Preface to the score of Let Evening Come, by William Bolcom:
In 1993 I was requested to write a singing duet for Tatiana Troyanos and Benita Valente, two wonderful artists. We discussed possible texts, and then very unexpectedly Tatiana died, a blow to all of us. I was then approached by the sponsors of the commission: Would I write a duo anyway, with…[soprano, piano, and viola], the violist in some way representing the departed Tatiana? The present cantata is the result.
The three poems chosen describe with ever greater acceptance the phenomenon of death. Maya Angelou’s poem is still raw with the shock of so many lost artists of the African-American pantheon but observes with an almost journalistic candor the state we, the survivors, pass through after the death of a powerful person. Emily Dickinson’s continues in the same dispassionate vein, observation not softening the grief but resolving it through deeper understanding; Jane Kenyon’s invites us to contemplate the elegant beauty in death’s resolution.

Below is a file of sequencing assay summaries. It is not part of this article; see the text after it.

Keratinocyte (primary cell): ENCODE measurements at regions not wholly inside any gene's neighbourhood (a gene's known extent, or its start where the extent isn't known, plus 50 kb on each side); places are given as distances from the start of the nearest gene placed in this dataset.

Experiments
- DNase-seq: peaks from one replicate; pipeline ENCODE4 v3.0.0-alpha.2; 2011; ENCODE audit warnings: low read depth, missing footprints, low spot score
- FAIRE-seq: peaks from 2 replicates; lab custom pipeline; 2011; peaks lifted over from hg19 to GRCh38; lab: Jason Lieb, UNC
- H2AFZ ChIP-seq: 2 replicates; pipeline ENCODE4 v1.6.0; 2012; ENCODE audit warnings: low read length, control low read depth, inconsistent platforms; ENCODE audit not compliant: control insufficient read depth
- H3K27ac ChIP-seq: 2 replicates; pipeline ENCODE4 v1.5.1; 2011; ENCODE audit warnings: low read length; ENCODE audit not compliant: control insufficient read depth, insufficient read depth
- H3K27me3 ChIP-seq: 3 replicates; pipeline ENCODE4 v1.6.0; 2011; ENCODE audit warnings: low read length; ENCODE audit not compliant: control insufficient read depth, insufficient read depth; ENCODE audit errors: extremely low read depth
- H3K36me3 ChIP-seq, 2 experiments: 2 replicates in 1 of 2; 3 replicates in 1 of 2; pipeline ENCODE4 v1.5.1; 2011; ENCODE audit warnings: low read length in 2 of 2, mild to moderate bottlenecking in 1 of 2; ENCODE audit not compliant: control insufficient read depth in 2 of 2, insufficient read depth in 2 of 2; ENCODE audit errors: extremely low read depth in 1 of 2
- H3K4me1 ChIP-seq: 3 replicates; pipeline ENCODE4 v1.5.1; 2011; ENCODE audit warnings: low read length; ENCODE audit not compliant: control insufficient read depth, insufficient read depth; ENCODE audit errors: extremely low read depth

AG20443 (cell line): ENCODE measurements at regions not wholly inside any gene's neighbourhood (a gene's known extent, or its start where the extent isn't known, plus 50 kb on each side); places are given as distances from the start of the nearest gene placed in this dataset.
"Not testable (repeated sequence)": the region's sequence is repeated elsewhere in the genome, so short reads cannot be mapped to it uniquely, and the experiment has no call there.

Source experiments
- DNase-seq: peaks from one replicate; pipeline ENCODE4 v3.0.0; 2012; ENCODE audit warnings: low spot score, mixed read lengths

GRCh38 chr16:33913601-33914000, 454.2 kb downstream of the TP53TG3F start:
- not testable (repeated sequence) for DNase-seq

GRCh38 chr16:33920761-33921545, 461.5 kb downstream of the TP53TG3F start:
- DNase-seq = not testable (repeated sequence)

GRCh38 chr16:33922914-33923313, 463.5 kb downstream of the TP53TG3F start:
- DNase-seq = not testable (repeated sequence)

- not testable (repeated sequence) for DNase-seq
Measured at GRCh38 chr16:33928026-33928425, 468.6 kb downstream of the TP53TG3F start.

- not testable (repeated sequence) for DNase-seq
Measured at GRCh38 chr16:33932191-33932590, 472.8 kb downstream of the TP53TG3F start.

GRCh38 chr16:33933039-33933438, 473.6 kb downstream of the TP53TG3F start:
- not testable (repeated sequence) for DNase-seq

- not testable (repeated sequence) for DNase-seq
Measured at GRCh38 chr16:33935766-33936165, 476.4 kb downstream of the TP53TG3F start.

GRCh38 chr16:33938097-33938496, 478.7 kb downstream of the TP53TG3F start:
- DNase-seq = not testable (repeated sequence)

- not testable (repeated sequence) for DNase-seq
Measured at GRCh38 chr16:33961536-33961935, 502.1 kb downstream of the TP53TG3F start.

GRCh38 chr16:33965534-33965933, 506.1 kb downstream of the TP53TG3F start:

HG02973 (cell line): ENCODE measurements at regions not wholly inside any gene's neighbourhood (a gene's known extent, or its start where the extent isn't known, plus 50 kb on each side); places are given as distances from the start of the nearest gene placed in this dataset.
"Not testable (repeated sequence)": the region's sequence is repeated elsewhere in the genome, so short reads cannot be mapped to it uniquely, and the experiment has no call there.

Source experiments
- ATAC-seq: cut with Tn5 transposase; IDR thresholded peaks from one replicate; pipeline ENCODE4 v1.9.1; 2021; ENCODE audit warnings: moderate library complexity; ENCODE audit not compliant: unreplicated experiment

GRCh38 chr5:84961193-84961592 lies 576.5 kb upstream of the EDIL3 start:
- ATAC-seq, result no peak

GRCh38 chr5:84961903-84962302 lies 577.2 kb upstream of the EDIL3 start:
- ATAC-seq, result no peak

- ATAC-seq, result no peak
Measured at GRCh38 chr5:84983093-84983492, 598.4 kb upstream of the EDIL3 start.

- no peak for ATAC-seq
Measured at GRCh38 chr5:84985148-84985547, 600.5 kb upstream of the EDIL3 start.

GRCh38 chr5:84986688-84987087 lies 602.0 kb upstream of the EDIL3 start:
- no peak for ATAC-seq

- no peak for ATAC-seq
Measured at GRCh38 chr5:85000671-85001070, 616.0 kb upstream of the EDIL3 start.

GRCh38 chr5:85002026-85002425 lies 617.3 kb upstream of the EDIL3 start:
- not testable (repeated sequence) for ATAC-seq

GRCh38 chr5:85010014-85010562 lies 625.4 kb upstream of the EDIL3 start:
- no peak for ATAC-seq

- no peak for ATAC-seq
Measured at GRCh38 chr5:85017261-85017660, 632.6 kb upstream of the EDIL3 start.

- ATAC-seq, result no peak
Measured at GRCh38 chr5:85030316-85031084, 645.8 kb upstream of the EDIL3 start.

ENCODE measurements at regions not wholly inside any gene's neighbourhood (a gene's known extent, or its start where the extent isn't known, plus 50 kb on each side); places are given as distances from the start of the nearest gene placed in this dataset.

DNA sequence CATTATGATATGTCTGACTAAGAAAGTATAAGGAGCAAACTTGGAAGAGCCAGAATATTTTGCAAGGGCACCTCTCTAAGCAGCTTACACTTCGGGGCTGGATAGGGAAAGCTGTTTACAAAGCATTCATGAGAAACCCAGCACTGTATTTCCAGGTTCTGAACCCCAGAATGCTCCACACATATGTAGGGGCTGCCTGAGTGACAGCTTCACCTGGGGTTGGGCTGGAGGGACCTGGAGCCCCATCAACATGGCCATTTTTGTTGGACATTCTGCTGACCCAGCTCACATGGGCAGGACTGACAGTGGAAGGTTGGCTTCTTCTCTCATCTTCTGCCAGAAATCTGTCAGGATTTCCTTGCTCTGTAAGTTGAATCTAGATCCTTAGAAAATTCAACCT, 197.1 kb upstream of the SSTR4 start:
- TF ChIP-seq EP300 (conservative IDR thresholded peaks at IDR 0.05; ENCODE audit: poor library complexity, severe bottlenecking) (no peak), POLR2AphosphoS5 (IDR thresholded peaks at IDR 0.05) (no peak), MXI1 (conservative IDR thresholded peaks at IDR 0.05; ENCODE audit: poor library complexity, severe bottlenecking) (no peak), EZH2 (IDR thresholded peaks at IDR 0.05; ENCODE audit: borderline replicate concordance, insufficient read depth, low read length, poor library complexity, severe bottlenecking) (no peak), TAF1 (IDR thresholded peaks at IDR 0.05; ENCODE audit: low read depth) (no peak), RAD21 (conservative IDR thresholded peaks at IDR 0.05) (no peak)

The violist’s role did not turnout to be a ghostly recreation of Troyanos’ spirit but, perhaps, that of a choral commentator on the poems’ events. Though each setting is detachable from the other two, the viola-and-piano interlude between the last two poems is not; it serves as gateway to the “coming of evening.”
(Note: The third movement of Let Evening Come is an interlude for viola and piano and is therefore not included in the Song of America database.)
Let Evening Come
Let Evening Come
Composer(s): William Bolcom
Song(s): 1. Ailey, Baldwin, Floyd, Killens, and Mayfield
2. 'Tis Not That Dying Hurts Us So
3. Let Evening Come